Subscriptions must be in the same utility service territory as the facility and must supply no more than 120 percent of the average annual energy use by the subscriber at the registered location.

They also cannot take up more than 60 percent of the facility’s generating capacity and be transferable should the subscriber more within the same territory.

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Qualifying utilities providing community solar power would also add a credit toward subscribers’ electric bills based on their output.

The bill would also require the Public Regulation Commission to establish a community solar program by Nov. 1, 2020 to allow customers to voluntarily subscribe on a limited basis until a permanent program is phased in by the end of 2023.

The Commission would set dates for implementation of the program, define the required documentation and establish capacity caps.

More:Could New Mexico go solar? Bill provides tax relief for those giving it a shot

Is it worth it?

A Community Solar Assistance Fund would be created if the bill was passed, administered by the Energy, Minerals and Natural Resources Department to oversee the development of the program.

Subscriber organizations could apply to the fund for financial assistance for low-income customers.

EMNRD was called upon, via the bill, to prioritize projects that serve Indian nations, tribes and pueblos, help low-income customers save money, and are operated by non-profits.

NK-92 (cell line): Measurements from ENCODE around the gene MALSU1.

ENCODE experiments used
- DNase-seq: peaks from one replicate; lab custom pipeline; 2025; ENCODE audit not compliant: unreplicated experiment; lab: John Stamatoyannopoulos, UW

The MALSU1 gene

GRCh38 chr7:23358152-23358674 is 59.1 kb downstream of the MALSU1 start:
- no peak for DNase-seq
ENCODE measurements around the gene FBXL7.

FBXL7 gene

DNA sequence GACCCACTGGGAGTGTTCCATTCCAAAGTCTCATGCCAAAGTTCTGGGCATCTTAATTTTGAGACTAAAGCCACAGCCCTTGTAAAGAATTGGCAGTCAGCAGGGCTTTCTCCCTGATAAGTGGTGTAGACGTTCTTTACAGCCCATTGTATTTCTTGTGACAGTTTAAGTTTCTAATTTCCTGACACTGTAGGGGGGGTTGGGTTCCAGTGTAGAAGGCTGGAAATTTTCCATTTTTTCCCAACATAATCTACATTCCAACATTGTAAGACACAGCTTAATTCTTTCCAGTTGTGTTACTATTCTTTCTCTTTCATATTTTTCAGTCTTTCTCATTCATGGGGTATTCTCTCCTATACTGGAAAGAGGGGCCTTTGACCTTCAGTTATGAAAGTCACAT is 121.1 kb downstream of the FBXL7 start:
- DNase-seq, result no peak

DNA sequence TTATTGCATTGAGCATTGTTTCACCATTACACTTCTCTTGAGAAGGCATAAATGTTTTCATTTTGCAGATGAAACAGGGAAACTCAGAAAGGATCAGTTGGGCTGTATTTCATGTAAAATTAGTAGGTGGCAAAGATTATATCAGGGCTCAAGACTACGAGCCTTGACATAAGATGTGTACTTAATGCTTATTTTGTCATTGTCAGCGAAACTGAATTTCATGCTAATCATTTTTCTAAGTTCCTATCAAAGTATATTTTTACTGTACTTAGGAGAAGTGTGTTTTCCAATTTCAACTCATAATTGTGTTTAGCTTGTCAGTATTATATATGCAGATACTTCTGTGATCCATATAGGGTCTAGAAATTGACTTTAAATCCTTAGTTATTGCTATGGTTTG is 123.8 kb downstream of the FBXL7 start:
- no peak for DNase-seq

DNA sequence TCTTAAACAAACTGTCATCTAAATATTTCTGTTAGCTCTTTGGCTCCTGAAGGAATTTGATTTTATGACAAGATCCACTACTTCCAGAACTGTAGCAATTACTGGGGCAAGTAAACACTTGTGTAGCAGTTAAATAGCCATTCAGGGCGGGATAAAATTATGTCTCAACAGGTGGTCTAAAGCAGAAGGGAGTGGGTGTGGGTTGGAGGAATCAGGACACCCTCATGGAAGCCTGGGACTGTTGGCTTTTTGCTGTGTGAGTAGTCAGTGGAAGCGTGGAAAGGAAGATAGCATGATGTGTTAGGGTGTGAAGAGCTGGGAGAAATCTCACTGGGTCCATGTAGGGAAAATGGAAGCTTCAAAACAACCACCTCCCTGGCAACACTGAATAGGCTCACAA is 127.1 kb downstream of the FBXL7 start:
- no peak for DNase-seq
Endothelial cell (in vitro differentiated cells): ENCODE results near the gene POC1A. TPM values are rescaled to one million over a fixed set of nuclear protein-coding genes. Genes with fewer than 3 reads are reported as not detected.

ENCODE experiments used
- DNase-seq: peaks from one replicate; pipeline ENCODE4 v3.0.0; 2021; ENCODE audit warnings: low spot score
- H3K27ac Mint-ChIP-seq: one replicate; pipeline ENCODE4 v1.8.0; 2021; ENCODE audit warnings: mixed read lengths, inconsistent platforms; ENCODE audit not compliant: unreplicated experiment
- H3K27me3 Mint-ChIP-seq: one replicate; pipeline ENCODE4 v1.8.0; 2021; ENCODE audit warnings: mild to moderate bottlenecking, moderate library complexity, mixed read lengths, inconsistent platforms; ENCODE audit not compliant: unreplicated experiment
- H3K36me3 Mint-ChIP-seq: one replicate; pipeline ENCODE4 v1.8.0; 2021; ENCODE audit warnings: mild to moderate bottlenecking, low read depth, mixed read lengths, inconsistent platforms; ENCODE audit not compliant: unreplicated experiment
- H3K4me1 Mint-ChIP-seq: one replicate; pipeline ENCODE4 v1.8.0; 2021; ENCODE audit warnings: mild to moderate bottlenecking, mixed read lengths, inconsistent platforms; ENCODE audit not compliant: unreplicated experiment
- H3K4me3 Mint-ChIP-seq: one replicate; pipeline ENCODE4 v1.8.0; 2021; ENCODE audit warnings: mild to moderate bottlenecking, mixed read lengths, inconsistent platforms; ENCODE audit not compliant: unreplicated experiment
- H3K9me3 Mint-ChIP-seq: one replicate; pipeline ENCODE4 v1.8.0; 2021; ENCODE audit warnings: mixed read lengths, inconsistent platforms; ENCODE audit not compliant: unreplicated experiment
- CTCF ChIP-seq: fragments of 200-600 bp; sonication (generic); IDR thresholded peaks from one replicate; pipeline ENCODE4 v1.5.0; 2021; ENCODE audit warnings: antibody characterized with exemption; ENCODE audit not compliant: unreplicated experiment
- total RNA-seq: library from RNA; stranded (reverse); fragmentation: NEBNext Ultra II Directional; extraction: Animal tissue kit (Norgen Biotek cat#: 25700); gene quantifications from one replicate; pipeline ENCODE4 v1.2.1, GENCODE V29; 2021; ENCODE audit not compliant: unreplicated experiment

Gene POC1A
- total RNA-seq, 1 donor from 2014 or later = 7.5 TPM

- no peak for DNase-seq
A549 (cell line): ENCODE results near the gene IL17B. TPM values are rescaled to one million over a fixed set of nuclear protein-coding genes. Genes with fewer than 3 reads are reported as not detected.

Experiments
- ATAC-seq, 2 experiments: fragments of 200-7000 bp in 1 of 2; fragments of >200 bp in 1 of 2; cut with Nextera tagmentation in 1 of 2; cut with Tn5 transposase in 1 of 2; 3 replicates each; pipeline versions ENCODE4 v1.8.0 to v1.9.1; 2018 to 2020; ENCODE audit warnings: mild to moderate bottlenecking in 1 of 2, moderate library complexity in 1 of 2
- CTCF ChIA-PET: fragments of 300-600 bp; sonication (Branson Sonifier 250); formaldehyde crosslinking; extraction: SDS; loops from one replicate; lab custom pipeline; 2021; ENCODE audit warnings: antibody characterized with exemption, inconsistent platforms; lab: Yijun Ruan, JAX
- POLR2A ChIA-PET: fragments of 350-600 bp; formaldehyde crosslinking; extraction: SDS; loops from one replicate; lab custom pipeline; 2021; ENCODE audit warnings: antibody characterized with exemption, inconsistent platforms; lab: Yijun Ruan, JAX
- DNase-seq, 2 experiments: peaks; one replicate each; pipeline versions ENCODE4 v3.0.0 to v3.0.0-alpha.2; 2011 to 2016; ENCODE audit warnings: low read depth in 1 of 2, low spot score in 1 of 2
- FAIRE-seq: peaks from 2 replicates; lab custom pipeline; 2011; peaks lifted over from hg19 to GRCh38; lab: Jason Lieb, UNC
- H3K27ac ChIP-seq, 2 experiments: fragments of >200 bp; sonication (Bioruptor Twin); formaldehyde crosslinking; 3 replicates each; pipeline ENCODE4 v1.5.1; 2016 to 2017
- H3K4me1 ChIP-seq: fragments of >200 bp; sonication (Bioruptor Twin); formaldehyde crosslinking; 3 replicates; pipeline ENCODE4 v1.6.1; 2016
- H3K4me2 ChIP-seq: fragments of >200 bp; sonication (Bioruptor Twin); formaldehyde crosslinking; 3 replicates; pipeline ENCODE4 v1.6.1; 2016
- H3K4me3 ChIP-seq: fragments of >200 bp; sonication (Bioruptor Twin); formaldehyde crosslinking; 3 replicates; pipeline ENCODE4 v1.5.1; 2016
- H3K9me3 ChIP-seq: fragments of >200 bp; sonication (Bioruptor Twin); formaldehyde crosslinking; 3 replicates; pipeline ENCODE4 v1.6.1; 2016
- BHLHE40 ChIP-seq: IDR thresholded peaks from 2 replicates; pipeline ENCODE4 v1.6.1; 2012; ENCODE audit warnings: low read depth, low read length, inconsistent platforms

More:New Mexico wind energy projects advance renewable power agenda

To fund such efforts, SB 143 would appropriate $10 million from New Mexico’s General Fund to the Community Solar Assistance Fund for EMNRD to develop the program, hold stakeholder hearings and fund subsidies for low-income customers.

The funds would not revert to the General Fund at the end of the fiscal year.

SB 143 would also spend $100,000 for the Commission to hire a full-time employee to help implement the Act. Any remaining funds from that appropriation would be returned to the General Fund at the end of FY 2021.

A study form national solar advocacy group Vote Solar said community solar programs in New Mexico could create hundreds of jobs, and almost $250 million in economic impact.

More:New Mexico breaks oil production record in 2018, as renewable agenda continues in Santa Fe

The study showed such efforts would increase solar jobs in New Mexico by 34 percent, creating 728 full-time jobs and generating about $115.5 million in earnings for employees within the solar energy supply chain.

“Community solar makes solar energy an accessible, affordable option for renters, multi-family dwellings and people with shaded or unsuitable roofs, while eliminating the financial burden of rooftop solar,” said Mayane Barudin, interior west manager at Vote Solar.

“New Mexicans, especially those who feel excluded by the renewable energy transition, can benefit tremendously. Community solar creates local, good-paying jobs and economic development all while advancing us towards the clean energy future we need.”

Adrian Hedden can be reached at 575-628-5516, achedden@currentargus.com or @AdrianHedden on Twitter.